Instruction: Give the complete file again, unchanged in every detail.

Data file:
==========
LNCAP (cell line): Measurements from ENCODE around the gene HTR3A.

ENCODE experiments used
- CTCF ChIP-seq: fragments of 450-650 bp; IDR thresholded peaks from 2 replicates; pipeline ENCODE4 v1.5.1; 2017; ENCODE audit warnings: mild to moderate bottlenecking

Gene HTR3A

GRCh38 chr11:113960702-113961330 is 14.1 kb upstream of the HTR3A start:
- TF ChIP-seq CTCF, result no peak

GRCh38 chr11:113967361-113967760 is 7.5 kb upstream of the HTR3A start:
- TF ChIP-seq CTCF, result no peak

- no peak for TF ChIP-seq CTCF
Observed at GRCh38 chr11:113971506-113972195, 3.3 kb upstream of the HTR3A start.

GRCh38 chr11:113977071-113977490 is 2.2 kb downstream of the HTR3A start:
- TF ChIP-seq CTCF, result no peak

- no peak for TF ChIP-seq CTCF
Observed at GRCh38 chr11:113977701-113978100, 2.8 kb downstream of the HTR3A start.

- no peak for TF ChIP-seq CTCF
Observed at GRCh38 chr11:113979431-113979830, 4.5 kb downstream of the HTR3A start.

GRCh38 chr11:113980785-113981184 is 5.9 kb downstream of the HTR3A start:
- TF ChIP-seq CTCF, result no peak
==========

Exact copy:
LNCAP (cell line): Measurements from ENCODE around the gene HTR3A.

ENCODE experiments used
- CTCF ChIP-seq: fragments of 450-650 bp; IDR thresholded peaks from 2 replicates; pipeline ENCODE4 v1.5.1; 2017; ENCODE audit warnings: mild to moderate bottlenecking

Gene HTR3A

GRCh38 chr11:113960702-113961330 is 14.1 kb upstream of the HTR3A start:
- TF ChIP-seq CTCF, result no peak

GRCh38 chr11:113967361-113967760 is 7.5 kb upstream of the HTR3A start:
- TF ChIP-seq CTCF, result no peak

- no peak for TF ChIP-seq CTCF
Observed at GRCh38 chr11:113971506-113972195, 3.3 kb upstream of the HTR3A start.

GRCh38 chr11:113977071-113977490 is 2.2 kb downstream of the HTR3A start:
- TF ChIP-seq CTCF, result no peak

- no peak for TF ChIP-seq CTCF
Observed at GRCh38 chr11:113977701-113978100, 2.8 kb downstream of the HTR3A start.

- no peak for TF ChIP-seq CTCF
Observed at GRCh38 chr11:113979431-113979830, 4.5 kb downstream of the HTR3A start.

GRCh38 chr11:113980785-113981184 is 5.9 kb downstream of the HTR3A start:
- TF ChIP-seq CTCF, result no peak